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. 2017 Nov;81(11):1301-1308.
doi: 10.21815/JDE.017.089.

Observed Altruism in Dental Students: An Experiment Using the Ultimatum Game

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Observed Altruism in Dental Students: An Experiment Using the Ultimatum Game

Parker A S Crutchfield et al. J Dent Educ. .

Abstract

The conventional wisdom in dental and medical education is that dental and medical students experience "ethical erosion" over the duration of dental and medical school. There is some evidence for this claim, but in the case of dental education the evidence consists entirely of survey research, which does not measure behavior. The aim of this study was to measure the altruistic behavior of dental students in order to fill the significant gap in knowledge of how students are disposed to behave, rather than how they are disposed to think. To test the altruistic behavior of dental students, the authors conducted a field experiment using the Ultimatum Game, a two-player game used in economics to observe social behavior. In the game, the "proposer" is given a pot of resources, typically money, to split with the "responder." The proposer proposes a split of the pot to the responder. If the responder accepts the proposed split, both participants keep the amounts offered. If the proposal is rejected, then neither participant receives anything. In this study, the students played the proposer, and the responder was a fictional individual although the students believed they were playing the computerized game with a real person. In fall 2015, dental students from each of the four years at one university played the game. All 160 students were invited to participate, and 136 did so, for a response rate of 85%. The results showed that the students exhibited greater levels of altruism than the general population typically does. The students' altruism was at its highest in year four and was associated with the socioeconomic status of responder. This result raises the possibility that if a decreasing ability to behave altruistically is observed during dental school, it may not be due to a general disposition of students, but rather some factor specific to the educational environment.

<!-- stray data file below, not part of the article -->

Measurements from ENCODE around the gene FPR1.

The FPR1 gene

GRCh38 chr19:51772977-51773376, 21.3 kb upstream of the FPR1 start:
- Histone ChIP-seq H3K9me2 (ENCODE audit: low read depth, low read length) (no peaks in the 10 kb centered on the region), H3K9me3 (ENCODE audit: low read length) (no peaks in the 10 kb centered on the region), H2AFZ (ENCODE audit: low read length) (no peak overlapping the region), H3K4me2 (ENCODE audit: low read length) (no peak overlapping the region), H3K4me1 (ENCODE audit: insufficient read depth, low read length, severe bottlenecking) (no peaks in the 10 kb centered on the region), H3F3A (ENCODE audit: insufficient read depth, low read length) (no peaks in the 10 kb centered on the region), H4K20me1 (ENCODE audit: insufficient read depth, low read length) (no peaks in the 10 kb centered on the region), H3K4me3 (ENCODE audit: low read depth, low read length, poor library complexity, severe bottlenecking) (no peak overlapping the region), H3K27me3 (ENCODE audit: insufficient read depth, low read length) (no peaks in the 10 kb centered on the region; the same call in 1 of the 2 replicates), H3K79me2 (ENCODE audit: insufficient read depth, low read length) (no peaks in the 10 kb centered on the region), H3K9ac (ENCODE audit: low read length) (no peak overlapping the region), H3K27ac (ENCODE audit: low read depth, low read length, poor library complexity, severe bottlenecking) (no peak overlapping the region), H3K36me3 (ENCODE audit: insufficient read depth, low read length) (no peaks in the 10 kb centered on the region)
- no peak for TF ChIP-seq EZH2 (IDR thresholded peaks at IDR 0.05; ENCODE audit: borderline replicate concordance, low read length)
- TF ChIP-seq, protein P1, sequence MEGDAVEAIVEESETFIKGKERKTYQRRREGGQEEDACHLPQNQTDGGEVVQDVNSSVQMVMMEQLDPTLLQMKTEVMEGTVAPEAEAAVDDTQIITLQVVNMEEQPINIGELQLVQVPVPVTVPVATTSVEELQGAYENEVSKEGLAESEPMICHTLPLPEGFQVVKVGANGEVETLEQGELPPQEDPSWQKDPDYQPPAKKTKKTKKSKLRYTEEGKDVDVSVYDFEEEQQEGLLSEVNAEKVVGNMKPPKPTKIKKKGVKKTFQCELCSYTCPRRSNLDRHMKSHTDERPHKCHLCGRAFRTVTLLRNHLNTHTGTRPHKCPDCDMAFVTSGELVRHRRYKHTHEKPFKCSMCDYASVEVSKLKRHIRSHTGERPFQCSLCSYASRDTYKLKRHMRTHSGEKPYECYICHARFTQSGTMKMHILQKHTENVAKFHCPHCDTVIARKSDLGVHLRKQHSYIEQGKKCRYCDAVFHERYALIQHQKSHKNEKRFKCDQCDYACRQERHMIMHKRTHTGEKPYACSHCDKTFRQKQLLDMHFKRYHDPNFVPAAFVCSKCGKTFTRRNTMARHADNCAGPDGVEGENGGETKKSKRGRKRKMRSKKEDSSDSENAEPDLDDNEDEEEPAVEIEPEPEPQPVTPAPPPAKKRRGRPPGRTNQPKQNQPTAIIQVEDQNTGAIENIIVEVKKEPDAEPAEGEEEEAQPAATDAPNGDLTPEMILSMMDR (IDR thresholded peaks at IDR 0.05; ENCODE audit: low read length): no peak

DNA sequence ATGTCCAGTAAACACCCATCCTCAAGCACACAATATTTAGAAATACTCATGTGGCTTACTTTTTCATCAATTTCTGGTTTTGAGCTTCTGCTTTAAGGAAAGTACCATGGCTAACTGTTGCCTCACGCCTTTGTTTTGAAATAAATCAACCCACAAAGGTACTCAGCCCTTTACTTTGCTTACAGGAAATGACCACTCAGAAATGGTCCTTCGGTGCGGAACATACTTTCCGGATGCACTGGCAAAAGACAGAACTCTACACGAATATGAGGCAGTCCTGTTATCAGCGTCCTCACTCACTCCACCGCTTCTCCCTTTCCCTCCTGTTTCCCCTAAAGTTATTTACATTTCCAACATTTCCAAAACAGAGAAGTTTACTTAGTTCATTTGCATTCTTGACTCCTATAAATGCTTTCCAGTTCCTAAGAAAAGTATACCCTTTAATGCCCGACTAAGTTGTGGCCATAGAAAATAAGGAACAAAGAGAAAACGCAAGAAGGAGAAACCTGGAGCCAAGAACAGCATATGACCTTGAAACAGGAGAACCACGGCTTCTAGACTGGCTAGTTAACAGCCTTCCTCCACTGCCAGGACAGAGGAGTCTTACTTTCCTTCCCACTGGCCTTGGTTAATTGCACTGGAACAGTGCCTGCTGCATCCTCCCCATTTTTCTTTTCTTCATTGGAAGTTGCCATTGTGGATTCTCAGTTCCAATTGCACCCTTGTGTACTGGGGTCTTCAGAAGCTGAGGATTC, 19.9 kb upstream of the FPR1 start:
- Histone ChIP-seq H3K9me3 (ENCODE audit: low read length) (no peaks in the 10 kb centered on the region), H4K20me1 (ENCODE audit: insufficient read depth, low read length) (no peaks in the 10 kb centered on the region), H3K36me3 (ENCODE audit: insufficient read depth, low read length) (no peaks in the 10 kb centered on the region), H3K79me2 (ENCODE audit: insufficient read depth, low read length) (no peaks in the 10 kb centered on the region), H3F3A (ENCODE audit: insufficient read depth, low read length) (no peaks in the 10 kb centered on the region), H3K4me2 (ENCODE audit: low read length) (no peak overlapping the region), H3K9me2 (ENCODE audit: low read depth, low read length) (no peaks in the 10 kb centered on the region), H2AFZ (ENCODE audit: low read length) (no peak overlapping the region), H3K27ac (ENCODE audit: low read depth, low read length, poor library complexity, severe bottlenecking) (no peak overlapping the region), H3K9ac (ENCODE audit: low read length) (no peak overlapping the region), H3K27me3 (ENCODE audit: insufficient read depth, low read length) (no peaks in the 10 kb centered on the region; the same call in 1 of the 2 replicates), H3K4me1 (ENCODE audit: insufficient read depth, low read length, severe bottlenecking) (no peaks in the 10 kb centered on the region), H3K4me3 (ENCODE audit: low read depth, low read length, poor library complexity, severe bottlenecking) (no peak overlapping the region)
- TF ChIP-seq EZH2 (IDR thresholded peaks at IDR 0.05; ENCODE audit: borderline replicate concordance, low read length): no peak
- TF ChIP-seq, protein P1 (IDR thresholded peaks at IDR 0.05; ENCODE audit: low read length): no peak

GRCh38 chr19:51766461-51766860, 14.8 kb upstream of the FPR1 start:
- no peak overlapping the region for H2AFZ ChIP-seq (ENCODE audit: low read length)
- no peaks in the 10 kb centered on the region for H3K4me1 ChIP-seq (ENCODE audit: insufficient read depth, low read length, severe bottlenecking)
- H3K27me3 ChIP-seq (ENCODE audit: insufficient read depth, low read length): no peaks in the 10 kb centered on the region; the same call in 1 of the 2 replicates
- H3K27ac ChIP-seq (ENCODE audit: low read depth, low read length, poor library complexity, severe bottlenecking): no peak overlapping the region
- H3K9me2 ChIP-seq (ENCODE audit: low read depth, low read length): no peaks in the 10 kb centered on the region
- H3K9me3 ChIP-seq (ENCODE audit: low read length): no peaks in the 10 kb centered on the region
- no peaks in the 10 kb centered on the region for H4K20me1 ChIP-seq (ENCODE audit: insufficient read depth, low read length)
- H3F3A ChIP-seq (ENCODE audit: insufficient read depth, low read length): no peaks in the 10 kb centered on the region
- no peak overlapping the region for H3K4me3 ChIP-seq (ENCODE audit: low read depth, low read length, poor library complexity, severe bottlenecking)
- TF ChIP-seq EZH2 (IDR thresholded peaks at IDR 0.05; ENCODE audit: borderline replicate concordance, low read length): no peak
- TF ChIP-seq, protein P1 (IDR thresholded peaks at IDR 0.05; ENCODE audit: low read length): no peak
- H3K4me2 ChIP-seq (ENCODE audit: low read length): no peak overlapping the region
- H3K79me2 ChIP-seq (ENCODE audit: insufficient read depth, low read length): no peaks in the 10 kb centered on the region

Keywords: altruism; attitude of health personnel; attitudes; dental education; dentist-patient relations; ethical issues; professional ethics; social responsibility.

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